Finally, and quite critically, Sunovion strongly urges CMS to require the inclusion of cost-sharing information in formulary information that must be posted publicly as part of these important transparency standards. For purposes of patient compliance (as well as overall health care system cost containment), medications must be covered and affordable for the patients who need them. The absence of cost-sharing information is a glaring omission from formulary transparency under the current standards. Such cost-sharing information should be provided with full transparency for each drug and in a manner that is easily accessible and understandable. This includes enrollees as well as potential enrollees in a plan. We appreciate that CMS has requested comments on this issue, and we strongly urge the agency to require that plans provide full, accurate, and up-to-date cost-sharing information on plan formularies for all listed drugs. This information should include deductibles, co-pay and/or co-insurance obligations, and any other relevant cost-sharing responsibilities. December 22,

These improvements to formulary transparency should take effect by January 1, 2016.
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CVs Health
http://www.cvshealth.com/
CVS Health (formerly CVS Caremark Corporation and originally founded as Melville Corporation) is an American retailer andhealth care company. CVS Health operates over 7,700 CVS Pharmacy and Longs Drugs stores; a pharmacy benefit manager, mail order and specialty pharmacies, a retail-based health clinic subsidiary, Minute Clinic; and an online pharmacy, CVS.com.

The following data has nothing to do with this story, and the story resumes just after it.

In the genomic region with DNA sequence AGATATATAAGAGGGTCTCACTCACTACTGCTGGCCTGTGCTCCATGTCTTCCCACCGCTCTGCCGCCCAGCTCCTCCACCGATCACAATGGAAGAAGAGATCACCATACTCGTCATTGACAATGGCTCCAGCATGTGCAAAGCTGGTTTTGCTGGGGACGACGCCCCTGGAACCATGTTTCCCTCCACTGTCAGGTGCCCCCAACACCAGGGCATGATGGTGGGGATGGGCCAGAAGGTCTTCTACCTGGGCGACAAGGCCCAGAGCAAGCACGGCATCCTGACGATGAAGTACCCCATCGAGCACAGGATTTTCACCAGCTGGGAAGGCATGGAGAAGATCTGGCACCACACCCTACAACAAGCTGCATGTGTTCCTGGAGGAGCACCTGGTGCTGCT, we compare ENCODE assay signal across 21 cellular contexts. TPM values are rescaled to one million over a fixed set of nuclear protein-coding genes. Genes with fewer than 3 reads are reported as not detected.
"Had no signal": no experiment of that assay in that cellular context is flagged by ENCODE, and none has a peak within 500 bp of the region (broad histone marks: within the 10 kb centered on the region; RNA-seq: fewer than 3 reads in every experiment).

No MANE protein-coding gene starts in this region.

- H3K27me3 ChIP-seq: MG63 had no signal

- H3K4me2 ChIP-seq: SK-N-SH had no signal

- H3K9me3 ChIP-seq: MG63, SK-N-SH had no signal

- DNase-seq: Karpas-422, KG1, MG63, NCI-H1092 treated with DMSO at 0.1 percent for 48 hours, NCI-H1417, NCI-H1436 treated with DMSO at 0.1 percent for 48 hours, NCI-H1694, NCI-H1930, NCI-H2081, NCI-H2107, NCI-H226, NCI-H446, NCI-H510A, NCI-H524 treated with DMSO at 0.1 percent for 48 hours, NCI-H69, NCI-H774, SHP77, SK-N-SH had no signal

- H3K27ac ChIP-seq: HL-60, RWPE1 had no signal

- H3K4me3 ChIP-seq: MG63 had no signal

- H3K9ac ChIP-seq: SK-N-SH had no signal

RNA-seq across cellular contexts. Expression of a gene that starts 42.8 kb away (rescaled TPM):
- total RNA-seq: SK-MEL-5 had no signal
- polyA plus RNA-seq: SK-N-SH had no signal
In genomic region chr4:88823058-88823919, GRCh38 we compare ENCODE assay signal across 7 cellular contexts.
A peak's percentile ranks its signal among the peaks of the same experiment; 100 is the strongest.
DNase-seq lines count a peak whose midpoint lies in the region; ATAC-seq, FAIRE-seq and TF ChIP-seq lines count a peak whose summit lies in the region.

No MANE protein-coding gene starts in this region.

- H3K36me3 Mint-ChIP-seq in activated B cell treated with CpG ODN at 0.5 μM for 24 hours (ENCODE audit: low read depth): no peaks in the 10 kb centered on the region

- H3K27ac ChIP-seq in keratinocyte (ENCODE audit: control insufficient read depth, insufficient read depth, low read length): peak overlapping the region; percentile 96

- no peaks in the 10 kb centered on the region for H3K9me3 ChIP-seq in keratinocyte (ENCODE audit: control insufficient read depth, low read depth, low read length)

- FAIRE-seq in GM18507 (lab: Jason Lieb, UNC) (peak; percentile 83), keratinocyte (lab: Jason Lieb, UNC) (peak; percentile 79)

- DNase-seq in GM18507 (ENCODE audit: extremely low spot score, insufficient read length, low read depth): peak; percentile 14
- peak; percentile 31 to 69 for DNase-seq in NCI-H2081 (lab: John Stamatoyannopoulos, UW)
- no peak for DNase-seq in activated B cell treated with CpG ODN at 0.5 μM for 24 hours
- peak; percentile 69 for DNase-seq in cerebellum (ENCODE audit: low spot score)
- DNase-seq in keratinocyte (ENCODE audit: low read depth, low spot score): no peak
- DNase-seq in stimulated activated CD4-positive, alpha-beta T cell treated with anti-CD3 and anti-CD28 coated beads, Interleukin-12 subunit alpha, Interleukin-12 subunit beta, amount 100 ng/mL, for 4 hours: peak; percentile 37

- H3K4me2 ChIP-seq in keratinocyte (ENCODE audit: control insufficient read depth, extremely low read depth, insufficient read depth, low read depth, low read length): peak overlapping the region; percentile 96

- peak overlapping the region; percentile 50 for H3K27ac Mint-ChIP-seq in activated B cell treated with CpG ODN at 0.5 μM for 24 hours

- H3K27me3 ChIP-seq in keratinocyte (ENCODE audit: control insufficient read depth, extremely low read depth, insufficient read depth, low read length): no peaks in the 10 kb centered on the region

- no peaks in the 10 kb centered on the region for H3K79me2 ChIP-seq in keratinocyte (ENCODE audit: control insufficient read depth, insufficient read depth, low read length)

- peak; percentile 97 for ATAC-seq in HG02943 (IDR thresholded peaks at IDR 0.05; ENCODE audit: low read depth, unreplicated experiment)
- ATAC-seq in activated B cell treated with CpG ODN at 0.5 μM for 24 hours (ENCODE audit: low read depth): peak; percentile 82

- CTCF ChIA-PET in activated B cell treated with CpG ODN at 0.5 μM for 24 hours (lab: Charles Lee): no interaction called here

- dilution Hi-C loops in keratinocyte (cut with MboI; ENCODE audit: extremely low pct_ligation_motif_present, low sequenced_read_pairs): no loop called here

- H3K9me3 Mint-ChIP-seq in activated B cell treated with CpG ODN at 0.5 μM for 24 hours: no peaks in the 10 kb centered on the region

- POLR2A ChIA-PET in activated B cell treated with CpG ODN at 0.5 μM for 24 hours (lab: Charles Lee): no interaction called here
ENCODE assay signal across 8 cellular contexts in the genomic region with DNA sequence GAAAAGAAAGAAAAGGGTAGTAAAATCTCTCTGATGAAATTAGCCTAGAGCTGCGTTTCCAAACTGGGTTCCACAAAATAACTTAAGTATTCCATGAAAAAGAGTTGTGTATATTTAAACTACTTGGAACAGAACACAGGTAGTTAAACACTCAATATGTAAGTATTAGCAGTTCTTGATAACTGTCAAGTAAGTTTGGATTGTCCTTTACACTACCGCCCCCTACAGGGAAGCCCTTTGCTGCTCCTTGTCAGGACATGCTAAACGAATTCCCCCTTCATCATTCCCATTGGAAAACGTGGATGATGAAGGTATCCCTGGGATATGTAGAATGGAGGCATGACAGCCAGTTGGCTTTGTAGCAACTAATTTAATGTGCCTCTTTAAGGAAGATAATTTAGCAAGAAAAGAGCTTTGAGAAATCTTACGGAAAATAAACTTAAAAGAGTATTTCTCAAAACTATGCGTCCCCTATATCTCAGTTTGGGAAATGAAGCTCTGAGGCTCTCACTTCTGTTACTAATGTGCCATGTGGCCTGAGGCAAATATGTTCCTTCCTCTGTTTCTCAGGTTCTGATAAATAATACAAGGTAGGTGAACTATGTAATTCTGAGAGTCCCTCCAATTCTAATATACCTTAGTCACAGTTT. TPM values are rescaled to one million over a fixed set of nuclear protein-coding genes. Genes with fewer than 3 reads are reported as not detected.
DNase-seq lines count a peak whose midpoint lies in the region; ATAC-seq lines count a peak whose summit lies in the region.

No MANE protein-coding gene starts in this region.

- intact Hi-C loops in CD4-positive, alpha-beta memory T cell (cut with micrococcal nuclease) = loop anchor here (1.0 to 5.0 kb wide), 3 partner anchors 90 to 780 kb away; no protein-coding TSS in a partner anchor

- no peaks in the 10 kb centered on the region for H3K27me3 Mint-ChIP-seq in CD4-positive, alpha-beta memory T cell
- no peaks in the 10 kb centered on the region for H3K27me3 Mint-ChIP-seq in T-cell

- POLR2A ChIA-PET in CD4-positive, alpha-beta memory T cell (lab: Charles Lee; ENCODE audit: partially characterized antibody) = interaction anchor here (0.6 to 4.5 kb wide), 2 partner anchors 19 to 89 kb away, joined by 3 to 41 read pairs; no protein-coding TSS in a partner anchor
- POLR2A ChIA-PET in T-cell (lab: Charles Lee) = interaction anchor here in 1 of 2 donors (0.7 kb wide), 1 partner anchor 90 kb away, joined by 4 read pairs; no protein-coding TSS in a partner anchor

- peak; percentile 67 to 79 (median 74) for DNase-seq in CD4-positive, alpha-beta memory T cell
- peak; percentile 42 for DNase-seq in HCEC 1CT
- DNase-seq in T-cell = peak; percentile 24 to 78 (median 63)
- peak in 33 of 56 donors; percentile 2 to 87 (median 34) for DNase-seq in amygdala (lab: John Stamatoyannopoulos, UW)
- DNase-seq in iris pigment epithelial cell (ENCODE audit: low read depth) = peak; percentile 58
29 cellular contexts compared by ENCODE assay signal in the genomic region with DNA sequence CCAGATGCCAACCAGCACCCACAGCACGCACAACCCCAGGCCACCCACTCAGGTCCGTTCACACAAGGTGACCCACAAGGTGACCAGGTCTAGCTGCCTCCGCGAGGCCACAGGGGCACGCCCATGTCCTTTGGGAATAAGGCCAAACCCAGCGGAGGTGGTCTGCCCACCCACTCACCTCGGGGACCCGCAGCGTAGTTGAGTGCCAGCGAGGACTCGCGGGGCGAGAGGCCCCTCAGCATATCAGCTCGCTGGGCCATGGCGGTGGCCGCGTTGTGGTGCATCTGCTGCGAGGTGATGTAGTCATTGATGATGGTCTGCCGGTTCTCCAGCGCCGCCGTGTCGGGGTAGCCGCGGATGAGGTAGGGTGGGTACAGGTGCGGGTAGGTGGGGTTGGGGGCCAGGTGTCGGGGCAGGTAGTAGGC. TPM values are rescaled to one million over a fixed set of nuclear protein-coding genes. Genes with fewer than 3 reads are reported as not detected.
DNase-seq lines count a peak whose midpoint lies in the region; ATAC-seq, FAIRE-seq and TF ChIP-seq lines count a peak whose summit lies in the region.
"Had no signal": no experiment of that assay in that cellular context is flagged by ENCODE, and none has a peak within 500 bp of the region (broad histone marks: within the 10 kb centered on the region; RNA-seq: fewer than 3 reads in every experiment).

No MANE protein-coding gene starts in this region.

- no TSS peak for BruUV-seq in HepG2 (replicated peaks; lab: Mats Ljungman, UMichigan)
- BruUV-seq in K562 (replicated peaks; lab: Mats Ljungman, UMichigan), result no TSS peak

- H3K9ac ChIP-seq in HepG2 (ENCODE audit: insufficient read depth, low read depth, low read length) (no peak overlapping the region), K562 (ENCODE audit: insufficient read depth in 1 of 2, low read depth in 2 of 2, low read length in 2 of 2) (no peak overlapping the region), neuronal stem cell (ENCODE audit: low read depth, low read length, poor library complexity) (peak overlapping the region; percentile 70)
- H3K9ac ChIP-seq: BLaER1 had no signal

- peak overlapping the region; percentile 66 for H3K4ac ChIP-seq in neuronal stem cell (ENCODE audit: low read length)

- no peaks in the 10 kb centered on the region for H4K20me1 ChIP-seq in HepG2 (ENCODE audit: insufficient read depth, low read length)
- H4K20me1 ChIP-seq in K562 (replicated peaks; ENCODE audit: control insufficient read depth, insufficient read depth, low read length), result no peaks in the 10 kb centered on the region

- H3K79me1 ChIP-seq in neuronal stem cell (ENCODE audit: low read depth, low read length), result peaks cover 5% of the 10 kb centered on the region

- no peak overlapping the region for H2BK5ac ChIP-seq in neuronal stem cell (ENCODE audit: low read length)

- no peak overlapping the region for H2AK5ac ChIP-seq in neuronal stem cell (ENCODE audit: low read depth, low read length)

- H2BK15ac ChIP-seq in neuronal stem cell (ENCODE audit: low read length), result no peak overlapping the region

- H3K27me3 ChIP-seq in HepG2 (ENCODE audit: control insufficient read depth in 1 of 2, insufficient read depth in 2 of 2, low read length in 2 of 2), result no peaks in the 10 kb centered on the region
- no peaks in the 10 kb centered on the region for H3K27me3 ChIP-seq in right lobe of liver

CVS Health is chartered in Delaware, and is headquartered in Woonsocket, Rhode Island, where its four business units are also headquartered. As of 2014, it ranked 35th in the Fortune Global 500 list of the world's largest companies, and 12th in the United States-only Fortune 500. It was the largest company in either list with operations solely in the United States
http://www.regulations.gov/#!documentDetail;D=CMS-2014-0152-0099Publication of Formulary: CMS proposes to require issuers to publish an up-to-date, accurate, and complete formulary and any restrictions in an easily accessible manner, such as on the plan’s public Web site. This formulary would be required to be accessible without creating or accessing an account or entering a policy number, and in a manner that allows an individual to easily discern which formulary applies to which plan if the issuer has multiple formularies.

CMS states that “up-to-date” means that the formulary drug list URL link must accurately list the plan’s covered drugs at that time. CMS solicits comments on whether the formulary should be required to list cost sharing information, whether the URL link for this purpose should be the same as for obtaining drug coverage information in the Summary of Benefits and Coverage, and whether the information on the Web site should be in machine-readable file and format.

CVS Health supports the requirement for issuers to publish a current, accurate and complete formulary on their public Web sites, and agree with CMS that this will increase transparency and allow enrollees and potential enrollees to make more informed decisions.

We recommend that CMS not require plans to include cost sharing, day supply and other plan design information on the formulary. This specific information may differ for each plan variation, resulting in exponentially more formulary variations that must be maintained, with the attendant complexity, potential for confusion and mistakes, particularly with the proposed requirement that Web sites be kept accurate and up-to-date at all times.